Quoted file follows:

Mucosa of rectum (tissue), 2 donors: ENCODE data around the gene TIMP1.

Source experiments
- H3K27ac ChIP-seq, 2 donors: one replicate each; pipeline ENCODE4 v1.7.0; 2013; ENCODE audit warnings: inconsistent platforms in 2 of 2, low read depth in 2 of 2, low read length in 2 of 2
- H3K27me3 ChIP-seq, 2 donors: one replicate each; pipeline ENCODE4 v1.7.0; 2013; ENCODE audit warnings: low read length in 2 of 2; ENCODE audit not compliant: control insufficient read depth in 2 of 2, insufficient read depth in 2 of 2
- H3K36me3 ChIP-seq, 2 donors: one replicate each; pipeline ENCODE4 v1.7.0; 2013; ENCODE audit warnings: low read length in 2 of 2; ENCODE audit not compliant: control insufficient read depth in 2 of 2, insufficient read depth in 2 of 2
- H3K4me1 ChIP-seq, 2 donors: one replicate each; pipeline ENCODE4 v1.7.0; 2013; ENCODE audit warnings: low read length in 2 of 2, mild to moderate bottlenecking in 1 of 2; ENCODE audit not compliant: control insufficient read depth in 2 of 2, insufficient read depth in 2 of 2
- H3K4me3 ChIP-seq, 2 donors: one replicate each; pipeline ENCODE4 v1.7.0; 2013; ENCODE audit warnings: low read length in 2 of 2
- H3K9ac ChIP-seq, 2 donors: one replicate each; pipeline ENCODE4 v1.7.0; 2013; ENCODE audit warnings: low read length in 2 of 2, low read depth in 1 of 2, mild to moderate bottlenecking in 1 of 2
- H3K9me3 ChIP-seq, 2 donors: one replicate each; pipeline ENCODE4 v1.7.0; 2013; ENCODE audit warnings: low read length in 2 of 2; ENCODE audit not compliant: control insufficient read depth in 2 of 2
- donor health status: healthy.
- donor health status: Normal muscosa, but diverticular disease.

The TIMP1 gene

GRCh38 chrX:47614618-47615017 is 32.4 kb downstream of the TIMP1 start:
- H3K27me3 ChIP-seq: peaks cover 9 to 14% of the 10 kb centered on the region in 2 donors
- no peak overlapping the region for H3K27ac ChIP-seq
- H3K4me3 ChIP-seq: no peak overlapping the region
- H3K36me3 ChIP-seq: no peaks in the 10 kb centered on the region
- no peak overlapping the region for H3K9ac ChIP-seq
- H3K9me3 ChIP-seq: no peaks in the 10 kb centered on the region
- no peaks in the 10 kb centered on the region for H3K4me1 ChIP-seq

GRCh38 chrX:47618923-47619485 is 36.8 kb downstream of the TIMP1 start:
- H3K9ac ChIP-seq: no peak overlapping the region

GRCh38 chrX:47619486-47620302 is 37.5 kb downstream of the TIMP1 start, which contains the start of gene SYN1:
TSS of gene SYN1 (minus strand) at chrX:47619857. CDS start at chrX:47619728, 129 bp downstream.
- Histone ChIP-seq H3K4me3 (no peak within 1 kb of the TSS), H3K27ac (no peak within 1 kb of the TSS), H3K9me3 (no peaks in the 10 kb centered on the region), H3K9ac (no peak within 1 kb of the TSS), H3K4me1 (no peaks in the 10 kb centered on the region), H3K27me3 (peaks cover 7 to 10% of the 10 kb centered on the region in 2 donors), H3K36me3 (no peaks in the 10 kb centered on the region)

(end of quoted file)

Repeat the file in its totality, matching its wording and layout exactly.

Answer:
Mucosa of rectum (tissue), 2 donors: ENCODE data around the gene TIMP1.

Source experiments
- H3K27ac ChIP-seq, 2 donors: one replicate each; pipeline ENCODE4 v1.7.0; 2013; ENCODE audit warnings: inconsistent platforms in 2 of 2, low read depth in 2 of 2, low read length in 2 of 2
- H3K27me3 ChIP-seq, 2 donors: one replicate each; pipeline ENCODE4 v1.7.0; 2013; ENCODE audit warnings: low read length in 2 of 2; ENCODE audit not compliant: control insufficient read depth in 2 of 2, insufficient read depth in 2 of 2
- H3K36me3 ChIP-seq, 2 donors: one replicate each; pipeline ENCODE4 v1.7.0; 2013; ENCODE audit warnings: low read length in 2 of 2; ENCODE audit not compliant: control insufficient read depth in 2 of 2, insufficient read depth in 2 of 2
- H3K4me1 ChIP-seq, 2 donors: one replicate each; pipeline ENCODE4 v1.7.0; 2013; ENCODE audit warnings: low read length in 2 of 2, mild to moderate bottlenecking in 1 of 2; ENCODE audit not compliant: control insufficient read depth in 2 of 2, insufficient read depth in 2 of 2
- H3K4me3 ChIP-seq, 2 donors: one replicate each; pipeline ENCODE4 v1.7.0; 2013; ENCODE audit warnings: low read length in 2 of 2
- H3K9ac ChIP-seq, 2 donors: one replicate each; pipeline ENCODE4 v1.7.0; 2013; ENCODE audit warnings: low read length in 2 of 2, low read depth in 1 of 2, mild to moderate bottlenecking in 1 of 2
- H3K9me3 ChIP-seq, 2 donors: one replicate each; pipeline ENCODE4 v1.7.0; 2013; ENCODE audit warnings: low read length in 2 of 2; ENCODE audit not compliant: control insufficient read depth in 2 of 2
- donor health status: healthy.
- donor health status: Normal muscosa, but diverticular disease.

The TIMP1 gene

GRCh38 chrX:47614618-47615017 is 32.4 kb downstream of the TIMP1 start:
- H3K27me3 ChIP-seq: peaks cover 9 to 14% of the 10 kb centered on the region in 2 donors
- no peak overlapping the region for H3K27ac ChIP-seq
- H3K4me3 ChIP-seq: no peak overlapping the region
- H3K36me3 ChIP-seq: no peaks in the 10 kb centered on the region
- no peak overlapping the region for H3K9ac ChIP-seq
- H3K9me3 ChIP-seq: no peaks in the 10 kb centered on the region
- no peaks in the 10 kb centered on the region for H3K4me1 ChIP-seq

GRCh38 chrX:47618923-47619485 is 36.8 kb downstream of the TIMP1 start:
- H3K9ac ChIP-seq: no peak overlapping the region

GRCh38 chrX:47619486-47620302 is 37.5 kb downstream of the TIMP1 start, which contains the start of gene SYN1:
TSS of gene SYN1 (minus strand) at chrX:47619857. CDS start at chrX:47619728, 129 bp downstream.
- Histone ChIP-seq H3K4me3 (no peak within 1 kb of the TSS), H3K27ac (no peak within 1 kb of the TSS), H3K9me3 (no peaks in the 10 kb centered on the region), H3K9ac (no peak within 1 kb of the TSS), H3K4me1 (no peaks in the 10 kb centered on the region), H3K27me3 (peaks cover 7 to 10% of the 10 kb centered on the region in 2 donors), H3K36me3 (no peaks in the 10 kb centered on the region)